3 Lessons from the 1987 Crash

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3 Lessons from the 1987 Crash

This Wednesday, October 19th, marks the 35th anniversary of the 1987 stock market crash.  I (Nick) was working as a customer service representative at the old Alliance Capital (now AllianceBernstein) that day.  I have, therefore, had a lot of time to reflect on how October 1987 changed investor perceptions of how markets function. 

To our thinking, these are the 3 most important things that came out of October 1987 and how they apply to today’s markets:

#1: The Fed Put.  This is the idea that the Federal Reserve will support equity prices during a crisis.  The day after the 1987 crash, then-Fed Chair Alan Greenspan released a statement that said:

“The Federal Reserve, consistent with its responsibilities as the Nation’s central bank, affirmed today its readiness to serve as a source of liquidity to support the economic and financial system.”

That may read like boilerplate to the 21st century investor, but I can assure you it was very dramatic in its day.  Chair Greenspan was essentially saying “the Fed will not let 1987 become another 1929/Great Depression”.  This was the birth of the “Fed Put”.

Many market participants are wondering where the Fed Put might come into play this year. With the S&P 500 off +20 percent YTD and volatility abnormally high, it is a logical question.  Our view is that it will take far more stress in the financial system before the Fed considers a more market-friendly stance for monetary policy.  Inflation remains their key concern, not asset prices. 

#2: Markets crash from oversold conditions, not when they are overbought.  I first heard this bit of traders’ wisdom 20 years ago, and it absolutely fits with the 1987 experience:

  • US equities had a bad 3-day streak going into the day of the crash, with the S&P down 3.0 pct on October 14th, -2.3 pct on the 15th, and -5.2 pct on the 16th. This sequence went from Wednesday to Friday, for a total 3-day decline of 10.2 percent.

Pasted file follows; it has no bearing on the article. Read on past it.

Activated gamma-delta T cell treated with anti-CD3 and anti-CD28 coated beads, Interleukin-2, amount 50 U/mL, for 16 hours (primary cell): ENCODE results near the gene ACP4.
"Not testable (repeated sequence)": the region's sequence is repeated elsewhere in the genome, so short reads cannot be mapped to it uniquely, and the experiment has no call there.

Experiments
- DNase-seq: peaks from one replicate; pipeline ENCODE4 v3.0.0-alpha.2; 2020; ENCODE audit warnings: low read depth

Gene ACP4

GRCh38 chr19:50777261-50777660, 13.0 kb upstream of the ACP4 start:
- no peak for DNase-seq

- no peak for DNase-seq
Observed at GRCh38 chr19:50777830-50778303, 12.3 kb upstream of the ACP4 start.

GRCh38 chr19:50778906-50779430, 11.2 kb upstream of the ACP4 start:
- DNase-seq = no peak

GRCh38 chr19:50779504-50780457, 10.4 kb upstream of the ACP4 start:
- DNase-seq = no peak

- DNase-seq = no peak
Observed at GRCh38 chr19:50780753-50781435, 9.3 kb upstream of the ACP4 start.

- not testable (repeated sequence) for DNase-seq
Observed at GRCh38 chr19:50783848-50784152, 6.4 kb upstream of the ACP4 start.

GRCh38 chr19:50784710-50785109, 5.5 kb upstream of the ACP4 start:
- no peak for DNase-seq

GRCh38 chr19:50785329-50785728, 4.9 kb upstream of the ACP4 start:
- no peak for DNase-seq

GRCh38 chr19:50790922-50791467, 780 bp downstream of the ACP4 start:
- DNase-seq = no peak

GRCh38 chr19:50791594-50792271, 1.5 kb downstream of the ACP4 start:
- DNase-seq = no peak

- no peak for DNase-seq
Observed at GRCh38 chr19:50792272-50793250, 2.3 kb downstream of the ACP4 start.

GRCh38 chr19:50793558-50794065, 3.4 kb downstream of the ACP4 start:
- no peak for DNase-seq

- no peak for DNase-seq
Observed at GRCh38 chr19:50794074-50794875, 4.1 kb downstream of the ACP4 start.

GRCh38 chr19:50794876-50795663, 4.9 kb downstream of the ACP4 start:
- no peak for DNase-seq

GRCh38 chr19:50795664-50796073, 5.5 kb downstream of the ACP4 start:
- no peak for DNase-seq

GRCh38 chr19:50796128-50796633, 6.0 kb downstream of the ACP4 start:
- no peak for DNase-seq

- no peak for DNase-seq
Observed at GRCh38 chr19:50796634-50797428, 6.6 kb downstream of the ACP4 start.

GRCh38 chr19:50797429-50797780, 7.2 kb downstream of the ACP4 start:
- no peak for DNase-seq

• The October 19th crash was the following Monday, with the S&P down 20.5 percent on the day.

#3: Another piece of trading wisdom has it that stock prices need to retest crash lows before moving more sustainably higher, and the 1987 history fits that pattern:

  • The S&P would bounce back over the next 2 days after October 19th, by 5.3 pct and 9.1 pct respectively.
  • Even still, the following Monday was rough (S&P -8.3 pct).  As a result, the index was essentially unchanged from its October 19th crash close (224.8) to its close a week later (227.8).
  • The S&P did not bottom until December 4th, at 223.9. It then went on to rally 10.3 percent into year end.

The upshot from these 2 points is that market crashes don’t come out of the blue and investors need some time after such an event to recover their confidence in asset prices and economic stability.

Takeaway: although crashes are – by definition – very unusual events, every investor should have a playbook for such an occurrence because in the heat of the moment it is very hard to think clearly.  In the current investment environment, the key parts of that plan are:

  • Watch to see if a major down move for stocks forces the Fed to change its guidance on future interest rate moves. If it does not, stocks may not stabilize as they did in 1987.
  • If the Fed does change its view, then expect a short-term bounce in stock prices.
  • Don’t, however, be in a rush to buy; the 1987 history shows that investors will want to see a retest of the lows before believing the worst has passed.


Federal Reserve history of 1987 Crash: https://www.federalreservehistory.org/essays/stock-market-crash-of-1987